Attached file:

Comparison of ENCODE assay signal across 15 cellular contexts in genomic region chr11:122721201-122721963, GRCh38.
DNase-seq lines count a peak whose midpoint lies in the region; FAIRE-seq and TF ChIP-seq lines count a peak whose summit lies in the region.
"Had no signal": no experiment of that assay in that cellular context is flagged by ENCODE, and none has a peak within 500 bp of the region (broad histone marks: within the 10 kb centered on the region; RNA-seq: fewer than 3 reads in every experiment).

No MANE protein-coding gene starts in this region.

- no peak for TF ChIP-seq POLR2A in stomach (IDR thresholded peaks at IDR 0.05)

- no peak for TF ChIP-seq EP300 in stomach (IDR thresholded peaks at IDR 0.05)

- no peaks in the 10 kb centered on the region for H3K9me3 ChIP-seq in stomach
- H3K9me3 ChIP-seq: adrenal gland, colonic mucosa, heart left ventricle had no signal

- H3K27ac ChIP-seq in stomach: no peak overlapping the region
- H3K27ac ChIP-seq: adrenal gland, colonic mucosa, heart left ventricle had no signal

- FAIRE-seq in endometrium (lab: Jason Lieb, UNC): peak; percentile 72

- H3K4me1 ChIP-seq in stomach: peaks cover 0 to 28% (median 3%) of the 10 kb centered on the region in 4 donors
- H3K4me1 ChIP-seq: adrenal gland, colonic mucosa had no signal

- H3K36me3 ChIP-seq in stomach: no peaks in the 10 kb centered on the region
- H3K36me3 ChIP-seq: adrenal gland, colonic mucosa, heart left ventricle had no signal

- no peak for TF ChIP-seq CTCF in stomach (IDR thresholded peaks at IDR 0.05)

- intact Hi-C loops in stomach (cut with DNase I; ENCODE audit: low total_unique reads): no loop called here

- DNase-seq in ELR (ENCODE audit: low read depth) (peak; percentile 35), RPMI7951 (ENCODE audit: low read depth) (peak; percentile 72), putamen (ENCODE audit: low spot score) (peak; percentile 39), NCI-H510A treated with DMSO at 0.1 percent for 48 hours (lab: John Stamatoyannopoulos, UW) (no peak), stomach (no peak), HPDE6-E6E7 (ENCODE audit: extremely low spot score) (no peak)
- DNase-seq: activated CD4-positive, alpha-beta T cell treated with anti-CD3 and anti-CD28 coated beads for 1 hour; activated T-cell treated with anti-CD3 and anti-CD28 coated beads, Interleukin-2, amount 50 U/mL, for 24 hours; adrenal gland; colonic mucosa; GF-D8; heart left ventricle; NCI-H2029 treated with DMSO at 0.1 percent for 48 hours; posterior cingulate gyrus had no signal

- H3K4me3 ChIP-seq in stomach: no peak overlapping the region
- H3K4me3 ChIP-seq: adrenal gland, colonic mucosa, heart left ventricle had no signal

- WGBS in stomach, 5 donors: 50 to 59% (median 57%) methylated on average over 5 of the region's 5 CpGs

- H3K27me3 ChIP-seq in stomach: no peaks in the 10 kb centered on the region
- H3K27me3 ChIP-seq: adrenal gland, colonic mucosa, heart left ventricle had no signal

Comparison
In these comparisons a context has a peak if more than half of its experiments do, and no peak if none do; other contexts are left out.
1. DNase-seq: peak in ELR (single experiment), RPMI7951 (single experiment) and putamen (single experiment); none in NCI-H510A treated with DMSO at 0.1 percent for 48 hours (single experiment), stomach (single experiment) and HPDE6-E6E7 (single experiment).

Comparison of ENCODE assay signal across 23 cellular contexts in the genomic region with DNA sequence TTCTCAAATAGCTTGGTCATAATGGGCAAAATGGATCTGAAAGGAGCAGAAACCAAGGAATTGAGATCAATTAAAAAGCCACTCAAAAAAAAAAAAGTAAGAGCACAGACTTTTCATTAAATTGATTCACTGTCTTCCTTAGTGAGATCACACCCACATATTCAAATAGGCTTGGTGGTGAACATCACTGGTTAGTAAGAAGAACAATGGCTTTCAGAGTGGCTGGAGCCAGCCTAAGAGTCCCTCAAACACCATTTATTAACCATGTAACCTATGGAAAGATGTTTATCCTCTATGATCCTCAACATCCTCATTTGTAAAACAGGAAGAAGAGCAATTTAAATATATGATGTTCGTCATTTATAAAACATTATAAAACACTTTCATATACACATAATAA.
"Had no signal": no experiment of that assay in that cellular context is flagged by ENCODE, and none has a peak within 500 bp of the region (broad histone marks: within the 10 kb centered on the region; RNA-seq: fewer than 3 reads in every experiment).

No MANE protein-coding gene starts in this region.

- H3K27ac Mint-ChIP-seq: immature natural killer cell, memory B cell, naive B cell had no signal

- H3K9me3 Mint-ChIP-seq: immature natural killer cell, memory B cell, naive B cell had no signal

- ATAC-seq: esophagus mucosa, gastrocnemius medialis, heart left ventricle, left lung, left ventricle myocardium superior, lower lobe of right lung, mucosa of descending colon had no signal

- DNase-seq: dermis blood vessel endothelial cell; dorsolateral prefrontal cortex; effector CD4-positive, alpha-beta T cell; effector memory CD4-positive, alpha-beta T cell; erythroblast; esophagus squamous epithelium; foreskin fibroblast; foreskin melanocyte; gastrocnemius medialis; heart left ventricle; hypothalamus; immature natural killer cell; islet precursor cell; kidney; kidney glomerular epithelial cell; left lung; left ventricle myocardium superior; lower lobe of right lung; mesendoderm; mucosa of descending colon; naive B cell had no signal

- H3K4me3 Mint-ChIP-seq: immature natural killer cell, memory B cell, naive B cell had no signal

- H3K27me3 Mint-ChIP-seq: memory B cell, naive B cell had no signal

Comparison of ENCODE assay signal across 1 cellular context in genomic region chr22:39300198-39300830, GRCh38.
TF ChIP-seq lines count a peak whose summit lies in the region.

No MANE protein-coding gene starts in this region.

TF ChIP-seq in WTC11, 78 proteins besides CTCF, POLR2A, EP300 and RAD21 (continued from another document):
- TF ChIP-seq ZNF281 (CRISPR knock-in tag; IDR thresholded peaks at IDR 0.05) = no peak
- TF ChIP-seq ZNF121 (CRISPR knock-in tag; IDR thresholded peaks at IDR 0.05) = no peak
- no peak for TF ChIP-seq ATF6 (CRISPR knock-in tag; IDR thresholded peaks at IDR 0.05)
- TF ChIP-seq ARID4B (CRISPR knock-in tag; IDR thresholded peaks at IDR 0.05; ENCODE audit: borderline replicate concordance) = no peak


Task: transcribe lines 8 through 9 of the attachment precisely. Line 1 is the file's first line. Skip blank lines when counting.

- H3K9me3 ChIP-seq: adrenal gland, colonic mucosa, heart left ventricle had no signal

- H3K27ac ChIP-seq in stomach: no peak overlapping the region